Culture is defined as the beliefs, customs, practices and social behaviors of a group of people. We would all agree that the number of folks who have sacrificed their lives for the cause of democracy, civil rights and religious freedoms is overwhelming, yet any attempts at changing that...
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Simply put, our end goal should be to provide timely and aggressive incident mitigation and to do it safely. Currently, the biggest obstacle in achieving this goal is the safety part. For many reasons, we continue to see an increase in needless injuries and fatalities to our members. Unfortunately, making the obstacle the focus of your attention means you have most likely taken your eyes off the goal. Here is an example: as a young firefighter, it was evident early on that driving apparatus was not going to be my strong point. There was a certain public housing building that we would run every shift, sometimes two or three times. It was within six or seven blocks of the firehouse and the running route was very simple — a right, a left, another right and you were there. I made that trip daily with little to no problem, with one exception. That time, as I was going to make the first left turn, I noticed a brand-new concrete Jersey barrier just ahead of me. I couldn't stop focusing on the wall and how it would affect my ability to make the turn. As I approached it, the barrier got bigger and bigger, closer and closer, and it seemed I couldn't focus on anything else. You know what happened next. The very obstacle that stood between my company and the building fire became the object of my focus and the rest of the story was not pretty.
In Enlightened Leadership, Ed Oakley and Doug Krug offer this explanation:
- We tend to move toward what we focus on
- When we focus our attention on the obstacles in our path, we spend time and energy dealing with those obstacles rather then getting where we want to go
- When we are clearly focused on where we want to go, we do whatever we need to do to get there with minimal wasted energy
Traditions, Values And Behaviors
Traditions, values and behaviors make up the foundation for my great department, the District of Columbia Fire Department. Starting with the first days of rookie school, members are indoctrinated to the pride each company takes in being the best and most aggressive, as well as the "team's" ability to effectively put out a fire, stretch a 200-foot attack line, open a roof and ladder a building. Countless hours spent running hoselines through and around the firehouse focus on speed and efficiency; days and weeks spent drawing maps of streets, alleys and hydrants; developing an understanding that each company has a specific job to do and a focused commitment on doing its part; the synchronization of the way engines aggressively stretch their lines while trucks open up roofs and windows and the rescue company systematically performs its search are but a few examples of what I am so proud of.
The strengths of the DCFD focus on four guiding principles to achieve the goal of timely, aggressive and safe incident mitigation: appropriate staffing of apparatus; overwhelming an incident with resources; adherence to SOGs; and strong command and control from our incident commanders. This doesn't mean that all of these elements always add up to the perfect incident. What it means is that we recognize our strengths and focus our attention and efforts on fortifying and building off of them.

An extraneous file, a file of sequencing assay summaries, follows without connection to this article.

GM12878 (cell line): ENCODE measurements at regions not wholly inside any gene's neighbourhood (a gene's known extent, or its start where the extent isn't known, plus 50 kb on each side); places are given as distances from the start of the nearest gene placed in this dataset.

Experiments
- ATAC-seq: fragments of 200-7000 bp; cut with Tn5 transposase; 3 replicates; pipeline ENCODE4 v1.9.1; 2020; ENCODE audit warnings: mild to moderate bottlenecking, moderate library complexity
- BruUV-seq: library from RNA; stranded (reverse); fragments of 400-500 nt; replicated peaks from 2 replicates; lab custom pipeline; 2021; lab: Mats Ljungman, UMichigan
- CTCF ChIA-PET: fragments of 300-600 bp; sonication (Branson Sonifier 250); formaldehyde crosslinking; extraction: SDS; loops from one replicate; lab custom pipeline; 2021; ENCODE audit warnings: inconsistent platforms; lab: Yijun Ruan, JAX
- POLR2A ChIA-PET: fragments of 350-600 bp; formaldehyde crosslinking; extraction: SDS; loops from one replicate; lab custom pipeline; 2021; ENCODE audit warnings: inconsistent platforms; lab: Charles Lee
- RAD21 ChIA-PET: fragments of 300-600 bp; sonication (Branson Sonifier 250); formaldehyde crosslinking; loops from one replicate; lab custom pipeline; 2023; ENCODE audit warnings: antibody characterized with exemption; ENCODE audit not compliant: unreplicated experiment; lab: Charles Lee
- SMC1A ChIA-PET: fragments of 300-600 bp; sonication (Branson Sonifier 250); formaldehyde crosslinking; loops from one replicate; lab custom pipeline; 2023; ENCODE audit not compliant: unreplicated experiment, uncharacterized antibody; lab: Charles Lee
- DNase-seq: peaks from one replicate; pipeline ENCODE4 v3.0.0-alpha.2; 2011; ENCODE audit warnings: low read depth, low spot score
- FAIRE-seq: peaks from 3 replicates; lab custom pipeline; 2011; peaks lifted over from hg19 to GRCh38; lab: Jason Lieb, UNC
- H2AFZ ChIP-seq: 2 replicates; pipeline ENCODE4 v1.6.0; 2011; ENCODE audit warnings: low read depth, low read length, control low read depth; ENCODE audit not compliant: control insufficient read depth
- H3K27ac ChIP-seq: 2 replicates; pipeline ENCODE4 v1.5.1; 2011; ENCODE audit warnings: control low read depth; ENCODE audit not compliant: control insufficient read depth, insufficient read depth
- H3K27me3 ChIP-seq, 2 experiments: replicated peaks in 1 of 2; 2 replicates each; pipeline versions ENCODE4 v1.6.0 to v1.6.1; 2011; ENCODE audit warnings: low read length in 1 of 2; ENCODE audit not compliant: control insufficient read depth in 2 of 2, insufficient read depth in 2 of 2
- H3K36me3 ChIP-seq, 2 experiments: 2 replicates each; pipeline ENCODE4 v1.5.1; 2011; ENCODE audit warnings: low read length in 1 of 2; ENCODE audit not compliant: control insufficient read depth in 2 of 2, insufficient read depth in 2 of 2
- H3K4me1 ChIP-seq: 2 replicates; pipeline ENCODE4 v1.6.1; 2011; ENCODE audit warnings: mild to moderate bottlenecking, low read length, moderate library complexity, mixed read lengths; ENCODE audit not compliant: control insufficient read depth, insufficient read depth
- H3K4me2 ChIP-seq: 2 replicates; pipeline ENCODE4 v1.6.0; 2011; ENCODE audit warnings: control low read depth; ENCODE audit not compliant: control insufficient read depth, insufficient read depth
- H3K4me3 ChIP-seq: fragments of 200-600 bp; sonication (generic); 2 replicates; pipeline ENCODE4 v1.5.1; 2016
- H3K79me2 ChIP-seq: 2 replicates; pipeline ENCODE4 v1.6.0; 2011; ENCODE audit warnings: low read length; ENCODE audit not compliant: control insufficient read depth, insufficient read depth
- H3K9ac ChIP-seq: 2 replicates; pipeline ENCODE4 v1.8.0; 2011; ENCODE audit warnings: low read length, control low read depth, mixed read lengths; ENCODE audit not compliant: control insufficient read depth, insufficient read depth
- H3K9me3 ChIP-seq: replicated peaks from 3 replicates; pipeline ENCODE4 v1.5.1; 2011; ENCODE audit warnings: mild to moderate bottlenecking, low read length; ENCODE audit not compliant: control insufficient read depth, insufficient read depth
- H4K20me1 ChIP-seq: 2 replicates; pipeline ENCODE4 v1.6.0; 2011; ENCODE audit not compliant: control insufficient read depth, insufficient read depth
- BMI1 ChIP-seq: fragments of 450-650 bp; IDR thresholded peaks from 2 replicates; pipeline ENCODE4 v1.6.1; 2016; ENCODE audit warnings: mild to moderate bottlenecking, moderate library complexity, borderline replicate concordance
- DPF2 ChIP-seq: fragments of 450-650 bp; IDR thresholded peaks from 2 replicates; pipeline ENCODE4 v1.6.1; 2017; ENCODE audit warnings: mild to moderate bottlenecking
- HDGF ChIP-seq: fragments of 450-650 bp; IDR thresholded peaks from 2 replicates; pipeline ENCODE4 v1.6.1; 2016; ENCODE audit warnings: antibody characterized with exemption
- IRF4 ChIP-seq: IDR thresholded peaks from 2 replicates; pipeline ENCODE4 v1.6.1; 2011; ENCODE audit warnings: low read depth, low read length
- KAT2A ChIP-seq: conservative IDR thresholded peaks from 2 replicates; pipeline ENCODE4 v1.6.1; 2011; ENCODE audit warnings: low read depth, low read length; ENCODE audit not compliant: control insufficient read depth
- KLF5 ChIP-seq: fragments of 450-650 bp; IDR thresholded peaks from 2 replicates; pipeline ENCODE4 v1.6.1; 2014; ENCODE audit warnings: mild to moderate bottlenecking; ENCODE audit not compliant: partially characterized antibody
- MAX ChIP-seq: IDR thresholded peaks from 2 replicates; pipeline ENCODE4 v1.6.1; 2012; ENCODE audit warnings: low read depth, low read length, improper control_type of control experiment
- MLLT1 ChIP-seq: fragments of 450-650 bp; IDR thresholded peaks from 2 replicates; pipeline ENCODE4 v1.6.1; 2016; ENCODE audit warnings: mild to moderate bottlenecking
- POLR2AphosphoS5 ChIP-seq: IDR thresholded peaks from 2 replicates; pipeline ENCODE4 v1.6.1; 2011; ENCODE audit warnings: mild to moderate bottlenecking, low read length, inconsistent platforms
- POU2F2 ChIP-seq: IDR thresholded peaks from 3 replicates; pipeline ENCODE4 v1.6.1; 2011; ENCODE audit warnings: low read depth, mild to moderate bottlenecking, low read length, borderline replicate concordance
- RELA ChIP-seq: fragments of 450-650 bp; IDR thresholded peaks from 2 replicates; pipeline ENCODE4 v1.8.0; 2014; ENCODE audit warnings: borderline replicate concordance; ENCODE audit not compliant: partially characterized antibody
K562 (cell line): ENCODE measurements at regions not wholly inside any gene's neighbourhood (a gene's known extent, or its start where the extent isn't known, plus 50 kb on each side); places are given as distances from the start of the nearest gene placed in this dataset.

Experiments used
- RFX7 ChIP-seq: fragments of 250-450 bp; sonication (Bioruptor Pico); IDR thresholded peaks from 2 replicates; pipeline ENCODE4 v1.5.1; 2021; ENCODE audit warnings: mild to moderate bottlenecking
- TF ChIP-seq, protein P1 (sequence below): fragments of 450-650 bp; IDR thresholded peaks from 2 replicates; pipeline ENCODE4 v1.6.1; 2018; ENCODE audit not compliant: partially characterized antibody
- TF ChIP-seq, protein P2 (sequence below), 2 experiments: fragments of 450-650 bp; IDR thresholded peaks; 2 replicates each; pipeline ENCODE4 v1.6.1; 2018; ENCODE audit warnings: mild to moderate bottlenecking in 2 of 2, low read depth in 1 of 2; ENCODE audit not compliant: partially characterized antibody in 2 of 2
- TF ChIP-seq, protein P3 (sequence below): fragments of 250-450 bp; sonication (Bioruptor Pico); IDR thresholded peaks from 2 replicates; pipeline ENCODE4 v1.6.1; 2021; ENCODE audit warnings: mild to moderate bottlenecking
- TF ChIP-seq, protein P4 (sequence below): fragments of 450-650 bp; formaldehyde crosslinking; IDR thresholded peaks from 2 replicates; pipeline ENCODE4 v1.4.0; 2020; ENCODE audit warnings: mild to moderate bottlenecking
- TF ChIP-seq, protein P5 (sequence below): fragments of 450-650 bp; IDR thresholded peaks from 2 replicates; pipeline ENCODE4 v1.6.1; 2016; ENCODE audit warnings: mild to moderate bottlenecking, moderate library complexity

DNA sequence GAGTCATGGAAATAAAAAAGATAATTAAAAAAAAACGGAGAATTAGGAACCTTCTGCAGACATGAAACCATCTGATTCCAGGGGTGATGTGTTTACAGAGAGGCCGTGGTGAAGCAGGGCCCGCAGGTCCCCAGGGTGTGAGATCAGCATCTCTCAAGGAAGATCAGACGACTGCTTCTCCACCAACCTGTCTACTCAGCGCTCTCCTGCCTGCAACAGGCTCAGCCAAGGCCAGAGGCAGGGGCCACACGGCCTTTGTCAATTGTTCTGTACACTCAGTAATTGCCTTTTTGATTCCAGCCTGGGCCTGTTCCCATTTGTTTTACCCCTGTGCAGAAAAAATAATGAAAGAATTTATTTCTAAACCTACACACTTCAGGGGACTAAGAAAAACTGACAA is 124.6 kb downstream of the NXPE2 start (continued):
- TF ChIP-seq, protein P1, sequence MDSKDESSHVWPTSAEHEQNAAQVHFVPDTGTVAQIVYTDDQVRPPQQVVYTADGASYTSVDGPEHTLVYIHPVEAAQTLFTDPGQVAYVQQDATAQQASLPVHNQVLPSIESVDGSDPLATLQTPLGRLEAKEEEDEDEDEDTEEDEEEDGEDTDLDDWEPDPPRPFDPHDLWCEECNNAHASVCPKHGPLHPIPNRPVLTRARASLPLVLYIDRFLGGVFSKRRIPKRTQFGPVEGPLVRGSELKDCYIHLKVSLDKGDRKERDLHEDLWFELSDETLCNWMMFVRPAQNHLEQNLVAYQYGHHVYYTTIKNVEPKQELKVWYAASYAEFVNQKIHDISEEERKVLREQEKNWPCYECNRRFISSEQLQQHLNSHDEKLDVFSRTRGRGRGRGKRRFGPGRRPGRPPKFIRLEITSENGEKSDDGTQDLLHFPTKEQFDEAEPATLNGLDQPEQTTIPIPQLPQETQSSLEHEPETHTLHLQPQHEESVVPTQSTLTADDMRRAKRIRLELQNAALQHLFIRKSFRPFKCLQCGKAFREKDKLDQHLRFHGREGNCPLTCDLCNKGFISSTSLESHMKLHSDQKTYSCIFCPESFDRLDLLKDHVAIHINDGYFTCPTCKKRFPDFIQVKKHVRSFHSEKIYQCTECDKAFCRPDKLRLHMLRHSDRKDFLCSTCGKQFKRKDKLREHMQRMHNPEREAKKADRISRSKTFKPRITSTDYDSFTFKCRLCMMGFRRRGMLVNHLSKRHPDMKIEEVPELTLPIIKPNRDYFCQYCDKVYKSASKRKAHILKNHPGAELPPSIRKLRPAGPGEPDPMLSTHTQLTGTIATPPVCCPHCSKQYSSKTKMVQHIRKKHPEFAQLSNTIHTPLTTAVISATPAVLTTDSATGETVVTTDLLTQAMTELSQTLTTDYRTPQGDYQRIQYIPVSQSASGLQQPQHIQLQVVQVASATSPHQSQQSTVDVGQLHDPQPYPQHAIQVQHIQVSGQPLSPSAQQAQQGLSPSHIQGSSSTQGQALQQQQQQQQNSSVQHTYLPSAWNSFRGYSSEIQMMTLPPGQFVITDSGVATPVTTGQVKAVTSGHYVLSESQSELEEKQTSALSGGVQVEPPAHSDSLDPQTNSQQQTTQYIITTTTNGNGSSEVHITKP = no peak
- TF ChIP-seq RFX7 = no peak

The fire-rescue service is filled with the brightest minds available, but potentially focusing on the wrong things. Now, this is really going to drive some folks crazy, but hear me out. Are wind-driven fires new? Have we experienced stronger, more intense winds in the past five years? The answer is no, wind's effects on fires are dangerous, but have always occurred. While there is great ongoing research on how to reduce the effects of wind speed, it will have no consequence if our members continue to operate above an unknown and unchecked fire or if we leave an apartment door open in a public hallway while ventilating the apartment before a charged handline is in place.
How new is "new" construction? In general, non-dimensional lumber, unsealed pipe chases and truss construction have been around for more than 30 years. Lightweight construction is no more or less dangerous than initiating an interior attack with only four personnel on the scene.
Has the color of smoke changed? Is brown smoke more or less dangerous than black smoke? What difference will it make if we fail to send properly staffed ladder trucks to the scene because we are afraid politicians will challenge our use of taxpayer resources?
We are better and smarter than this. I am in no way discounting the seriousness of the effects of wind on fire; I have witnessed it. I am not discounting the extreme dangers of lightweight construction, nor am I saying that knowing what is going on inside a fire building by monitoring smoke conditions has no value. What I am saying is we are taking our eye off the ball!
Call to Action
What we need to do when it comes to incident scene safety is collectively, as a fire-rescue service, rally around four to six core solid principles, then focus our efforts, attention and resources on achieving those goals, while not letting the obstacles distract us from attaining them. Sorry team, but the same old, "Every fire is different," "This won't work in our department," "We don't have those resources," "Our staffing is less than theirs" and "We don't have any money for training" are excuses for inaction and will cause you to take your eye off the ball. If you're really committed and focused to decreasing firefighter injuries and fatalities, you will find a way to keep these excuses or obstacles from distracting you.